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For office innovators, the unrealized dream of the ‘paperless’ office is a classic example of high-tech hubris. Today’s office drone is drowning in more paper than ever before.

Then the “high-tech hubris” refers to “the failure of the realization of paperlessness” or simply “the pursuit of paperlessness” ?

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    Note that neither failure nor pursuit occur anywhere in the original sentence—that's just how you've paraphrased the sentence. It's not fair to "make up" two words and then ask which of the two the original sentence is talking about; it's not talking about either of them. – Jason Bassford Jul 17 '20 at 9:16
  • As Jason says, it's not failure to realize nor is it the pursuit. It is the unrealized dream of the [promised] paperless office that demonstrates the hubris. The implied promise could not overcome the limitation of reality. Over-promising is a hallmark of hubris - a belief in yourself/organization that exceeds your abilities. – EllieK Jul 31 '20 at 17:22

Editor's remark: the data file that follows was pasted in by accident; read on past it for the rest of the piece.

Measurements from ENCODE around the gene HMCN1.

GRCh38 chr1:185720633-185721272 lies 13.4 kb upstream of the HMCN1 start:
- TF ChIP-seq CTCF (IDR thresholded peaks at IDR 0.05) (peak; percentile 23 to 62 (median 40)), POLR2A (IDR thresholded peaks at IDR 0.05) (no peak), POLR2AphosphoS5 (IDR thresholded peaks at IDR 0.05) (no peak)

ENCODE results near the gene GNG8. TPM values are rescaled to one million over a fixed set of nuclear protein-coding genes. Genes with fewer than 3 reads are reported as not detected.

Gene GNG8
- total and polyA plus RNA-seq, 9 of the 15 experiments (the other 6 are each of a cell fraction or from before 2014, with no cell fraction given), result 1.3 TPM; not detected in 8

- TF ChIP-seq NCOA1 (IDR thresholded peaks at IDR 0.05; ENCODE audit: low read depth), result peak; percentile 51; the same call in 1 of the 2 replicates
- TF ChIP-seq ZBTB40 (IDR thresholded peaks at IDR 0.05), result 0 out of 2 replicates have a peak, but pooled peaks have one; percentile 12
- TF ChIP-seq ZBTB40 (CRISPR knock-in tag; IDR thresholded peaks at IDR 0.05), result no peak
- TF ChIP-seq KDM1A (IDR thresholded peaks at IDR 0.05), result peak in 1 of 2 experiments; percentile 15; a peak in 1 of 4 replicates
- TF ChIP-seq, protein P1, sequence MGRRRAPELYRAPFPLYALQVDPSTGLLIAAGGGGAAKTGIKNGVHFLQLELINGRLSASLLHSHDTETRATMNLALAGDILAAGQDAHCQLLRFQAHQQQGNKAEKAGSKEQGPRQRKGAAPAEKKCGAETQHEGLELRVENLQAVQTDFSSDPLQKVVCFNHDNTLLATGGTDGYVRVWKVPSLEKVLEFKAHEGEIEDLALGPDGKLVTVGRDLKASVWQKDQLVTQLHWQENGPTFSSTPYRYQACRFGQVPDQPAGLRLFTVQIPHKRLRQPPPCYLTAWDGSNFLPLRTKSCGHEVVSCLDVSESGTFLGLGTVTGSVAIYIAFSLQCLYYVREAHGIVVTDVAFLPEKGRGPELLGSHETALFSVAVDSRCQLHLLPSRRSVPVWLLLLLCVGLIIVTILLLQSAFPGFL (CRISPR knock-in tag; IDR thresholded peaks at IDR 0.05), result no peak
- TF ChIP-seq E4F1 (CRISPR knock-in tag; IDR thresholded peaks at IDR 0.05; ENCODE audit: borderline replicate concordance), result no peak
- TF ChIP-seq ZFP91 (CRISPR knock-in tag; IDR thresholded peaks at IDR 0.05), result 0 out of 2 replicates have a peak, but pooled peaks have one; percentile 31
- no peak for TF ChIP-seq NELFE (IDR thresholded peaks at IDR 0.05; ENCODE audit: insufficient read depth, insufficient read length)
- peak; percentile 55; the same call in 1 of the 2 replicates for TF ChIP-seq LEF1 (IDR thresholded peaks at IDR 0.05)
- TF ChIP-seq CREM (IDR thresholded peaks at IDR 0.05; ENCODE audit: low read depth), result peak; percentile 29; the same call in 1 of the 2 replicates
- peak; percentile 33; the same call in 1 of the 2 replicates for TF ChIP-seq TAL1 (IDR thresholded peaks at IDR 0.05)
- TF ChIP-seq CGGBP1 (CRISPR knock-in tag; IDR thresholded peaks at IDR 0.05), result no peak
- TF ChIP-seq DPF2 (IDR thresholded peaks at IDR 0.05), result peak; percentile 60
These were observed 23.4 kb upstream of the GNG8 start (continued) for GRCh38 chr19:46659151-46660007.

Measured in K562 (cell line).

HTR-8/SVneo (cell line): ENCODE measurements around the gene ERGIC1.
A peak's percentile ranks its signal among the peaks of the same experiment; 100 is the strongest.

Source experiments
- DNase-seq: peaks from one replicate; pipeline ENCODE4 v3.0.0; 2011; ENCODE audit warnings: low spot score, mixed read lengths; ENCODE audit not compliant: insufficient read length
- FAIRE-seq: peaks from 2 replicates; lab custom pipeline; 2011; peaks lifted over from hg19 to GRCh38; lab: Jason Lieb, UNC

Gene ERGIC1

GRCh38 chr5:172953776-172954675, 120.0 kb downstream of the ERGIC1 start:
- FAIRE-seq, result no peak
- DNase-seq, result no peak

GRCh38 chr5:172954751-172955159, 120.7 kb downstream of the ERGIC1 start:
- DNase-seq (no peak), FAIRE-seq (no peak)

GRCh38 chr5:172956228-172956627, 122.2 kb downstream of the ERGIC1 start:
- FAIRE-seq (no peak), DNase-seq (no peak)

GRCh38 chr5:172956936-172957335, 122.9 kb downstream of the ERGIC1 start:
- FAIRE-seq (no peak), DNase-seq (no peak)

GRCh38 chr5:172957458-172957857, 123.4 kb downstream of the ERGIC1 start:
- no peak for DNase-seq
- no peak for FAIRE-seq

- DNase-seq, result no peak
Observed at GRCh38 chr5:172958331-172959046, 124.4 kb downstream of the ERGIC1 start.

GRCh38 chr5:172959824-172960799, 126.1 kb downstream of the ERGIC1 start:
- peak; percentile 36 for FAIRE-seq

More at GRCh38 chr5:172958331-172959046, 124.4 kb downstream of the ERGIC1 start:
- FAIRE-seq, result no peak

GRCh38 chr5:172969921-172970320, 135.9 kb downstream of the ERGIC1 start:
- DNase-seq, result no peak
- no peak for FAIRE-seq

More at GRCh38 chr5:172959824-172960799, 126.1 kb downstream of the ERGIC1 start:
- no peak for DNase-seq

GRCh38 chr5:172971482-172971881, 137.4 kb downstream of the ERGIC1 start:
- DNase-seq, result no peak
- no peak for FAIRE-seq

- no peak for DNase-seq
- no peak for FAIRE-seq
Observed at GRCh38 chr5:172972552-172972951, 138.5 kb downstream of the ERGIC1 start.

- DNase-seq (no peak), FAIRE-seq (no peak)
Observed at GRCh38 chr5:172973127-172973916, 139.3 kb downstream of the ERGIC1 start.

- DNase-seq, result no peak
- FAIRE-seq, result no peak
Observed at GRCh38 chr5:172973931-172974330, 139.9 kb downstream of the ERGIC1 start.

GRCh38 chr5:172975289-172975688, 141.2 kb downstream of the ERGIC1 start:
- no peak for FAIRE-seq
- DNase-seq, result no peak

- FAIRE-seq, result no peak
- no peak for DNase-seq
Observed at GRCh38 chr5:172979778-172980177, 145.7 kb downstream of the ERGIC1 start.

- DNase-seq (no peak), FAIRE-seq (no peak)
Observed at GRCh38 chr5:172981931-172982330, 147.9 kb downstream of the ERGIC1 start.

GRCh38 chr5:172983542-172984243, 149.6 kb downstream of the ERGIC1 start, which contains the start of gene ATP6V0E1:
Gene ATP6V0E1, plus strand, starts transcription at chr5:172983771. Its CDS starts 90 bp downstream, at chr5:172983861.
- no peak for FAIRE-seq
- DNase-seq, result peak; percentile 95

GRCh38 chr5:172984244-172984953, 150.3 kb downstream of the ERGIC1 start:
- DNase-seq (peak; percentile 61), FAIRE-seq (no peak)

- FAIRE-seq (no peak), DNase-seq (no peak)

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Wikipedia and others have hubris as meaning foolish pride or dangerous overconfidence. In this case, “high tech hubris” means unjustified and dangerous confidence in high tech solutions.

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The sentence has the word "is" in it.

the unrealized dream of the ‘paperless’ office is a classic example of high-tech hubris

It should be a simple case of x = y:

unrealised dream of paperless office = example of high-tech hubris.

"Hubris" means over-confidence, so had the dream been possible it would not have been an example of overconfidence. It is the fact that it remains unrealised that makes it an example of such.

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